The Noahâ€™s Ark Ordinance â€“ thatâ€™s what I call the local code forbidding us to adopt a third cat.
Think your landlordâ€™s anti-pet policies were merely a memory when you became a homeowner? Think again. Simple Internet searches revealed number-of-animal limits are not uncommon across the country. The town that borders mine considers more than three cats or dogs to be a â€œkennel,â€ in violation of local statute. (Residents there can have three cats or three dogs or a combination of the two animal types, as long as the total number doesnâ€™t exceed three.)
In my city, itâ€™s a two-per-type limit per dwelling unit. My husband and I can have two cats, two dogs, two bunnies, two reptiles, two birds AND two hamsters, but we cannot have three or more cats in our home according to our townâ€™s municipal code, even though we have no other pets. We can add two sweet Great Danes to our two kitties. I can birth 10 children if weâ€™d like, creating life from scratch, but no more cats allowed here unless we want the risk of fines or even court costs.
Puzzled, I used the contact form on the townâ€™s Web page to ask my first question: Is this ordinance still in force? Yes, but they do not actively search for violators. Most complaints come in as a result of cats running loose, which violates the leash law ordinance, so if I keep my cats indoors I would probably never hear from them.
This is no comfort to me, a person raised to worship rules by a well-intentioned mother who implied my overdue library book could bring shame to our entire family. I would worry, I responded, that some nosy person might see three kitty faces at a window and call animal control. We cannot adopt another cat until the ordinance is changed, or until we move.
Changing the ordinance is my goal, and I hope all such ordinances will be extinguished, or at least reshaped into something logical and reasonable. (If youâ€™re interested in taking a similar path to change, you can start by checking your local limits, if any. Visit your townâ€™s Web site or contact city hall to locate a printed copy of your ordinances.)
I am in a good position to request a review of the ordinance because we have only two cats. If our pet-family exceeded the limit, an attorney might help me decide whether to ask a friend with fewer pets to initiate the review. The city council chamber is the place where such ordinances can be amended â€“ not the courtroom.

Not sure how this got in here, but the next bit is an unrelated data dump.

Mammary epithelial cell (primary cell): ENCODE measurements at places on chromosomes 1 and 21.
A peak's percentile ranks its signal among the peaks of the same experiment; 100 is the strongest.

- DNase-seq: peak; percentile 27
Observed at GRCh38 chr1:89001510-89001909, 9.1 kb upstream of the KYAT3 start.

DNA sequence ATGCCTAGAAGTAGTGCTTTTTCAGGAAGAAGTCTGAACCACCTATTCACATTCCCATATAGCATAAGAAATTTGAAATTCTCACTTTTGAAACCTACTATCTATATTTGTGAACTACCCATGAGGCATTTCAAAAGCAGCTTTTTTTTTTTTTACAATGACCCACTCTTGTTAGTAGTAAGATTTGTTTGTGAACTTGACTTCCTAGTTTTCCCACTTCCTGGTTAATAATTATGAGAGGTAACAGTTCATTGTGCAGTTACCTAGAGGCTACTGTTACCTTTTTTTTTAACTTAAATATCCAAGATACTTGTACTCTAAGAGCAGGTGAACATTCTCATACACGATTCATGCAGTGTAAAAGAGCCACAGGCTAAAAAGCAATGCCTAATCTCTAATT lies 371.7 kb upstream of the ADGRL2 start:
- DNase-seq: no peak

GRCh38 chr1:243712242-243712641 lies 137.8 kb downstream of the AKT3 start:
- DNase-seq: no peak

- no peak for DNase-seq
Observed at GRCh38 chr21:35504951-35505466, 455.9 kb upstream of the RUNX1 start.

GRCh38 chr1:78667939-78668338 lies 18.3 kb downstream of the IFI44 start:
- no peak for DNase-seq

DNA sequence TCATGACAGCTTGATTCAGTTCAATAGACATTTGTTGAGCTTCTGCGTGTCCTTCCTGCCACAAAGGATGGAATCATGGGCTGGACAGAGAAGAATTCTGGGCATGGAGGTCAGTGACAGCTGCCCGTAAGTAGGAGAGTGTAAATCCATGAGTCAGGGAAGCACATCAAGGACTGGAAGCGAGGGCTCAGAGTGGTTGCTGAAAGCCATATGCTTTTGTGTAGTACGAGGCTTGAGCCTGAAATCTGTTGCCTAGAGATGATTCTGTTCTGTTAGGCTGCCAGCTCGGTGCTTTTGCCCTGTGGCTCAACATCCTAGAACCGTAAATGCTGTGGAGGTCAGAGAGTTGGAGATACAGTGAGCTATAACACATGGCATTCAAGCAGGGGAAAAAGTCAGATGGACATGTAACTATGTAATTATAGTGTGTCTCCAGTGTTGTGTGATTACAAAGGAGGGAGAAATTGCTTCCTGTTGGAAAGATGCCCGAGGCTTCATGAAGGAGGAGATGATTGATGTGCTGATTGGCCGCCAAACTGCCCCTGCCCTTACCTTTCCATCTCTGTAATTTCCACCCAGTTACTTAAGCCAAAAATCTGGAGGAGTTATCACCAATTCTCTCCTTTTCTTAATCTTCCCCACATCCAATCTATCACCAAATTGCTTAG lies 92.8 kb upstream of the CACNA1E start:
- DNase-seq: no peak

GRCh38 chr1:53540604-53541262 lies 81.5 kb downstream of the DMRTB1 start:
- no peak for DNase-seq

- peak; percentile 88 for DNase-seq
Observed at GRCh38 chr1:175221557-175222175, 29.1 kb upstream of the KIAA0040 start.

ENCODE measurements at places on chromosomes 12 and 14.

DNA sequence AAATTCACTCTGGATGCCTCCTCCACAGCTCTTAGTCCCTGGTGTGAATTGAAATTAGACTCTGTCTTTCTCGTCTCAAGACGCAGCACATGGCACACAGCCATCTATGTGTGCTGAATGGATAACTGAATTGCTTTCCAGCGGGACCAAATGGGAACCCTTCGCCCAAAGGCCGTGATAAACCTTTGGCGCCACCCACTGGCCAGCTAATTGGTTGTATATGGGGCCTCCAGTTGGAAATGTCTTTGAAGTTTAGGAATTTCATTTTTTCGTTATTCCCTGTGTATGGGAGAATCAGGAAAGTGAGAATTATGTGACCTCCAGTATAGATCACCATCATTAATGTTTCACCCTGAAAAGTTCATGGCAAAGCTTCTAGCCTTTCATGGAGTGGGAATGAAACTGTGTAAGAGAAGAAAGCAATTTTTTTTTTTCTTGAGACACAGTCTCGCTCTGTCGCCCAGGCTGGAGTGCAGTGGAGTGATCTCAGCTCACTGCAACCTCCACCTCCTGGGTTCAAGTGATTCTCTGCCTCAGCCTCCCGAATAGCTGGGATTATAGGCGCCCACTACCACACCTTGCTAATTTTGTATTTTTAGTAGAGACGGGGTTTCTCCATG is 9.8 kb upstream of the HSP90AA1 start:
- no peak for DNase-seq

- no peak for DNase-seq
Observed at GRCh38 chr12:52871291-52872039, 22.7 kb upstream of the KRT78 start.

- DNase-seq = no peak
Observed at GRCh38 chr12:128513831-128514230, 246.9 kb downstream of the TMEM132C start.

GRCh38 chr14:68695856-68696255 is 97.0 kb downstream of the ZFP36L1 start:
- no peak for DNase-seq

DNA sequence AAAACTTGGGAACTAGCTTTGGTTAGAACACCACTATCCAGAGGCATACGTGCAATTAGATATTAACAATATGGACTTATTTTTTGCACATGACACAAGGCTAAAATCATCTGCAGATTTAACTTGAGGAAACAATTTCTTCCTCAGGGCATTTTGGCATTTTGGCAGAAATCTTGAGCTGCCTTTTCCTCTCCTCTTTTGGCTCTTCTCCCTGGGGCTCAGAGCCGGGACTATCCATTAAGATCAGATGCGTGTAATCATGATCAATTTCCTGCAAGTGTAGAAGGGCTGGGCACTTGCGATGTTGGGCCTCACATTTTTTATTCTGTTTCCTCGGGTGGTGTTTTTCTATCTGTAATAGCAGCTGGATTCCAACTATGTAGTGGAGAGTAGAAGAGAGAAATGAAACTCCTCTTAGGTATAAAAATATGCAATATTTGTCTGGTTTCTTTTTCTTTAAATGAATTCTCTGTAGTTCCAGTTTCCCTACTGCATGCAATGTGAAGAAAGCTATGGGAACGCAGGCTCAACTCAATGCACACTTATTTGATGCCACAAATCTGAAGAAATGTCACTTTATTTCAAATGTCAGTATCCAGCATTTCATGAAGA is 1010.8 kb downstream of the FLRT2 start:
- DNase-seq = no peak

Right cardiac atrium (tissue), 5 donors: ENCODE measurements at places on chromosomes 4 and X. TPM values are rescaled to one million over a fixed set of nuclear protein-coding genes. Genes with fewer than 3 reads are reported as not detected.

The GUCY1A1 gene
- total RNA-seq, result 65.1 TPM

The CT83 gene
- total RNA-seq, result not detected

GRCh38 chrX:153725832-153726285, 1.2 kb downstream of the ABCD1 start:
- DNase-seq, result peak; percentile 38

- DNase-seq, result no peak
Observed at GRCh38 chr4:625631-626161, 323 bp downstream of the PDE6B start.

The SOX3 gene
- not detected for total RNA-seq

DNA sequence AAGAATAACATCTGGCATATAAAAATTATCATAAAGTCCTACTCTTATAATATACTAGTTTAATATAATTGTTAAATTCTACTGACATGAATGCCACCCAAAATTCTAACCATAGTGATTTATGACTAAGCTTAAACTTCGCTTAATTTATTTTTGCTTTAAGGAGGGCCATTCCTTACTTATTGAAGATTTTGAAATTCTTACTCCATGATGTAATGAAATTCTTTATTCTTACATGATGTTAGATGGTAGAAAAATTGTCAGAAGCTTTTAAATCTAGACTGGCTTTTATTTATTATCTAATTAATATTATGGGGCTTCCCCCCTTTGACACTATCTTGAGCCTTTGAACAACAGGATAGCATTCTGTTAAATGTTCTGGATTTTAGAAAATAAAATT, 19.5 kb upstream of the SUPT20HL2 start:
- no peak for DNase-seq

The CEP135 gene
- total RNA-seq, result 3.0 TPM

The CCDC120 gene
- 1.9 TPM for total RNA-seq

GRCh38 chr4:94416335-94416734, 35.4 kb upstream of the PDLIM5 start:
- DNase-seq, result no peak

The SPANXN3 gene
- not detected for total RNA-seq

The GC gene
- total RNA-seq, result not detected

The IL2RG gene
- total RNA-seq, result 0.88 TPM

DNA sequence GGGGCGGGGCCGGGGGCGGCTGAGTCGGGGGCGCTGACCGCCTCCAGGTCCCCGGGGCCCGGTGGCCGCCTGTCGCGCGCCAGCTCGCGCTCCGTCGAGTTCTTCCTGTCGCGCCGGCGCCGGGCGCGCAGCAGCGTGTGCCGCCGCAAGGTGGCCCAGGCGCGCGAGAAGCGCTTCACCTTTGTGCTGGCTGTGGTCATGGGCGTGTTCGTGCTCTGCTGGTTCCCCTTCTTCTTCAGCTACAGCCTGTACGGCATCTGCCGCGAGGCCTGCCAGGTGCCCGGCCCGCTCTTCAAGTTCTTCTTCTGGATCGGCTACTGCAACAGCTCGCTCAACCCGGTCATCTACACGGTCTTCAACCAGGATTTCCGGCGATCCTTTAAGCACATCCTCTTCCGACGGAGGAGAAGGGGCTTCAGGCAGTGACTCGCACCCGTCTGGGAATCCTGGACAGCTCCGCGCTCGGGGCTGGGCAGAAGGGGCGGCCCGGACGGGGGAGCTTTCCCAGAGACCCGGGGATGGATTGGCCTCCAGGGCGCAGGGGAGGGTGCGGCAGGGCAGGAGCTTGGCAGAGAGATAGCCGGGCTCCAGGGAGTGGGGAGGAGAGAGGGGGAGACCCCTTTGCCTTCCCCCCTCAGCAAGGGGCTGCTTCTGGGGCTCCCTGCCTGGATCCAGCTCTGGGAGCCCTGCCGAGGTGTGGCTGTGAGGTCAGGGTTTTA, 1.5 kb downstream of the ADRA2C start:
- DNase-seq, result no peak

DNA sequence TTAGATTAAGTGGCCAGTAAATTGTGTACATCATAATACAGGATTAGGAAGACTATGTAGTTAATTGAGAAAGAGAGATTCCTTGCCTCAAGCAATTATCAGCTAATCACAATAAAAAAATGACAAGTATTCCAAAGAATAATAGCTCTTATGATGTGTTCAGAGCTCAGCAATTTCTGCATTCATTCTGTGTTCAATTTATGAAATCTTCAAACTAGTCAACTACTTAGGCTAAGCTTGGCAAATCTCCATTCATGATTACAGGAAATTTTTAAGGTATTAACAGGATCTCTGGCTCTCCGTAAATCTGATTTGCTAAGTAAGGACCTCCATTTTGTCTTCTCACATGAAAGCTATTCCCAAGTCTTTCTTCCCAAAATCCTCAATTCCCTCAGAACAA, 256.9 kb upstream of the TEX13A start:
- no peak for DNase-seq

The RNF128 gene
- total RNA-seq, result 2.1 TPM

My husband grew up here, but neither of us remembered seeing council membersâ€™ names except on a ballot. I am asking friends if they know anyone on the council, preferably someone who likes pets. If not, since dogs or cats were not mentioned in any of the council membersâ€™ online biographies, I will check the list of board members at the local Humane Society and similar organizations.
When a town official referenced leash law complaints as a way inspectors discover number-of-animal violations, I realized ordinances already exist to tackle true problems â€“ such as Fido infringing on the property rights of his neighbors. Hoarding is a tragedy, laced with crimes of cruelty and neglect easily addressed through existing ordinances and laws. Barking? Covered. Biting? Handled in the same set of ordinances.
Our Noahâ€™s Ark Ordinance creates more questions than it answers. What happens if a person with two dogs marries or moves in with someone who has two dogs? Why does our town, with a beautiful dog park serving as a testament to its love for animals, allow three dogs per person in the park, but only two per home? Why is this ordinance on the books if it is not actively enforced? Does the council know how many dogs and cats were listed as euthanized by our county animal control in its 2006 annual report, along with millions of others euthanized each year in American shelters? (That number, by the way, is 647, though the report does not specify how many animals were DOA, etc.) Do vets agree with this ordinance? Does the local Humane Society?
Is this ordinance necessary?
A 2004 article in American City and County highlights and refutes some of the reasoning behind pet limits. More pets do not automatically increase trouble, nor do pet limits automatically increase the quality of care each household offers.
I thought cats were happiest living solo, and some are. However, books such as The Healing Touch for Cats by Dr. Michael W. Fox, a vet and former vice president of the Humane Society of the United States, helped me see cats as social animals who may benefit emotionally and physically from the stimulation of feline companionship.
While searching for our second cat, I met wonderful people who cared for four, six or even eight cats. Laverne is nervous by nature, so a foster-based rescue director suggested sweet and happy Beatrice, who would not intimidate her. (Both pictured above)
After a few weeks, the cats sat next to each other watching birds as I wondered if Beatrice would enjoy a more spirited kitty-buddy for some of her adventures. Laverne prefers passive activities or chasing her toys alone during our play sessions. I didnâ€™t imagine a home with 10 cats, but I did see us with three or four, sooner or later. Then I read an ordinance which shows my preference for four cats over two dogs plus two cats could make me a disobedient citizen.
Maybe two cats are our destiny. But I hope that destiny also includes a new freedom â€“ the freedom to choose how much furry joy we invite into our lives and into our care.
Photo: Candace Schilling